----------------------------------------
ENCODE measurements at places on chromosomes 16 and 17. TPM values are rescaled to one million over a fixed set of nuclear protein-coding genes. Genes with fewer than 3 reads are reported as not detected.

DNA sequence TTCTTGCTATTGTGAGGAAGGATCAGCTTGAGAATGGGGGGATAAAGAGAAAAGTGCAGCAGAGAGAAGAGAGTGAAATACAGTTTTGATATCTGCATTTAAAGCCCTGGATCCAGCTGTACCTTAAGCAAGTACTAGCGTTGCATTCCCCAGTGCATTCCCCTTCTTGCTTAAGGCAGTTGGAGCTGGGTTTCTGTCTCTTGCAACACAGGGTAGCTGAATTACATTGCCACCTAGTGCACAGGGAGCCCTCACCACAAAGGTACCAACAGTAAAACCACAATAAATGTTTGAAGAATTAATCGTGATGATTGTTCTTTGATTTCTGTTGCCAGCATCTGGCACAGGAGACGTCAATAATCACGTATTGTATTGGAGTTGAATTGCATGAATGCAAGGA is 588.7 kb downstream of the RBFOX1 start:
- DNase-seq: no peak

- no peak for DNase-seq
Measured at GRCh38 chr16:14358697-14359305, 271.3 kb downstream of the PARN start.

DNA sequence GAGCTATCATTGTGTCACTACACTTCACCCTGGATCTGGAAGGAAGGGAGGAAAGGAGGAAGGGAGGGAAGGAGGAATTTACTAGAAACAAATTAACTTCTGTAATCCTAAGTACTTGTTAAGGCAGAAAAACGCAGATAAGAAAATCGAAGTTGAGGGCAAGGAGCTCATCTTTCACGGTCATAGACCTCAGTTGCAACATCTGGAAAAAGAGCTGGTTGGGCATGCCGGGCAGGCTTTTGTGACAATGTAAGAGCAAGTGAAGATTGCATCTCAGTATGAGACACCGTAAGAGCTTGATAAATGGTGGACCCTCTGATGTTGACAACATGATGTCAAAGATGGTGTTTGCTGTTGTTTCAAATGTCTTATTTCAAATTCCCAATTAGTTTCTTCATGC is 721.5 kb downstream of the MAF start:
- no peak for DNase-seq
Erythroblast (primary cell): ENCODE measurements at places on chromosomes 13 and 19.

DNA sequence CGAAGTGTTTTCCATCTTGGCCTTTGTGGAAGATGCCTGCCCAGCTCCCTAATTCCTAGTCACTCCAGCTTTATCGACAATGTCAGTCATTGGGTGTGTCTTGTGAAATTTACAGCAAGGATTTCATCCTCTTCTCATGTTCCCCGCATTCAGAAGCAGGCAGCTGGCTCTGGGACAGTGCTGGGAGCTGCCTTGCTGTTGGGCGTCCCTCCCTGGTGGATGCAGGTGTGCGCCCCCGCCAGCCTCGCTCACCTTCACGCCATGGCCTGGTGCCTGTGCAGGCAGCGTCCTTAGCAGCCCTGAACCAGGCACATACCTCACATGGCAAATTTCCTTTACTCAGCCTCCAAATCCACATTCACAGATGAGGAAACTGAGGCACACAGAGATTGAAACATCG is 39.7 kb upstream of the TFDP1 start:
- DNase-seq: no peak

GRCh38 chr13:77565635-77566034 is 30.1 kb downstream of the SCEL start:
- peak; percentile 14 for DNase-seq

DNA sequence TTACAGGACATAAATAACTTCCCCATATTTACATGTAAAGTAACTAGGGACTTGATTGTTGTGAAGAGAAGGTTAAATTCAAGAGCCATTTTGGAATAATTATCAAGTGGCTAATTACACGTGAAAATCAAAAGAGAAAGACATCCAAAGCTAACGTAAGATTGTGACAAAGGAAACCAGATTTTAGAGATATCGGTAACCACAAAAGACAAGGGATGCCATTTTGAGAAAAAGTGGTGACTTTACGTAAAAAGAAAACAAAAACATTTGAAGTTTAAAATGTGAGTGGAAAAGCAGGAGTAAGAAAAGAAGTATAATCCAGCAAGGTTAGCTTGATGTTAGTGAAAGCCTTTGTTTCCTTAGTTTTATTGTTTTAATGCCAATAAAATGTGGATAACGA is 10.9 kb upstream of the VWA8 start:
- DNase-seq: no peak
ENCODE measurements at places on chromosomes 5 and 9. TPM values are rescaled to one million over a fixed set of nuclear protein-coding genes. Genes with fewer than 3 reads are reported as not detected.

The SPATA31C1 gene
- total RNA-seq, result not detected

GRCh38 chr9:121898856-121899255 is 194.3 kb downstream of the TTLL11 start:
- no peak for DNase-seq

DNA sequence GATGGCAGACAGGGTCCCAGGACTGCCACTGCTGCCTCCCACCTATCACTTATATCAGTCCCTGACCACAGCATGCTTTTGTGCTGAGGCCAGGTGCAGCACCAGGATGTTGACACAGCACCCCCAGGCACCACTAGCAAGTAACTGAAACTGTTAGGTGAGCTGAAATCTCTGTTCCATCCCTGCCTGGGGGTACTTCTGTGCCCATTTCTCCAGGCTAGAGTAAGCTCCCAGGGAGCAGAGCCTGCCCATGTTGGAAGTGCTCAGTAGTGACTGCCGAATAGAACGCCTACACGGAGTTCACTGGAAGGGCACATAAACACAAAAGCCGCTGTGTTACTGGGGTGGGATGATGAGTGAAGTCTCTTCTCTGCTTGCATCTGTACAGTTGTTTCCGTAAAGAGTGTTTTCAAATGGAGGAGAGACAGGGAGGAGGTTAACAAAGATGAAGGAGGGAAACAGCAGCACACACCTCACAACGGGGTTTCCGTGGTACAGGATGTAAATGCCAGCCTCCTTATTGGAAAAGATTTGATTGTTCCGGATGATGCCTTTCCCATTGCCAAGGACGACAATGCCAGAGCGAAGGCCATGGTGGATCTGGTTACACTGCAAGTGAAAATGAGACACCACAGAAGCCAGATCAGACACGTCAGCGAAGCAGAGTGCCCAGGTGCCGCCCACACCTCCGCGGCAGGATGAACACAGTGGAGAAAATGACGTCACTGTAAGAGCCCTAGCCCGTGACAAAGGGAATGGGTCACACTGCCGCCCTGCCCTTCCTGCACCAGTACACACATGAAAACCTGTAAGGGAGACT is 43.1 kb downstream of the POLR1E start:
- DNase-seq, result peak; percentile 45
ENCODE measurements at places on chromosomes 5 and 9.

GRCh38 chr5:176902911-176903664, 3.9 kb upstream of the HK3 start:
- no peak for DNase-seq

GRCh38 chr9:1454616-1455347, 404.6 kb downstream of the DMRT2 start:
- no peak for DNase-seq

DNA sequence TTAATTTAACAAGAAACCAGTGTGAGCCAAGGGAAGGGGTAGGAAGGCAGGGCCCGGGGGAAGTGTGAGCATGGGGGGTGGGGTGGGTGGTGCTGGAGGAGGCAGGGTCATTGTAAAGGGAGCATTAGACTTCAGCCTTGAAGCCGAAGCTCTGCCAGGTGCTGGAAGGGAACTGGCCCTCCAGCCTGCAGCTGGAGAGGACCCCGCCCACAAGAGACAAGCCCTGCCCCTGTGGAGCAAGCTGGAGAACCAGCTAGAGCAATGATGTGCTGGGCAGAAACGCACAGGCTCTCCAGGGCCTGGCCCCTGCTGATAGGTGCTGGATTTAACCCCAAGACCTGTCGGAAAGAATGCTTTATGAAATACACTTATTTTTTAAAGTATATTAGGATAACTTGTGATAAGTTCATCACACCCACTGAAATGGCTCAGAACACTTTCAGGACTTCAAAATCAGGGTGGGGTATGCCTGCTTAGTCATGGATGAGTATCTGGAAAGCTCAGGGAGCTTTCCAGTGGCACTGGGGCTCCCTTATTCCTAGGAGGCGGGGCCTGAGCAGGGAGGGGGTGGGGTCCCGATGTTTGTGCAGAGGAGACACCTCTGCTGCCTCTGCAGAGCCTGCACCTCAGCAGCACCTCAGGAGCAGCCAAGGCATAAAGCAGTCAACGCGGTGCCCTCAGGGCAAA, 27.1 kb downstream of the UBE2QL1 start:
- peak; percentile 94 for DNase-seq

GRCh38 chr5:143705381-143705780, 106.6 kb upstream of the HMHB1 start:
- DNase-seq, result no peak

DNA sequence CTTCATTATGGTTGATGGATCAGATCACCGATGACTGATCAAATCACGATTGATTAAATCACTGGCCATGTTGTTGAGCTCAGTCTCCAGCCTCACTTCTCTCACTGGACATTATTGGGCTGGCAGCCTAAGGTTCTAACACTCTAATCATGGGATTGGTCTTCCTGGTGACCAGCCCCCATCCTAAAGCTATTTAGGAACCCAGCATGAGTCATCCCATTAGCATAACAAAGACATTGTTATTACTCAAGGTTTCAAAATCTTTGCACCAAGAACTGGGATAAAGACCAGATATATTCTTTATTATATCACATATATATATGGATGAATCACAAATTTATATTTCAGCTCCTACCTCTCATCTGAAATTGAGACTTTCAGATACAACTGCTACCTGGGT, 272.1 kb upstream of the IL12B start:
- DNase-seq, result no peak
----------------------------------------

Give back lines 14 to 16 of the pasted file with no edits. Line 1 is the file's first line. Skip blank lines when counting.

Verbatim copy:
- DNase-seq: no peak
ENCODE measurements at places on chromosomes 5 and 9. TPM values are rescaled to one million over a fixed set of nuclear protein-coding genes. Genes with fewer than 3 reads are reported as not detected.

The SPATA31C1 gene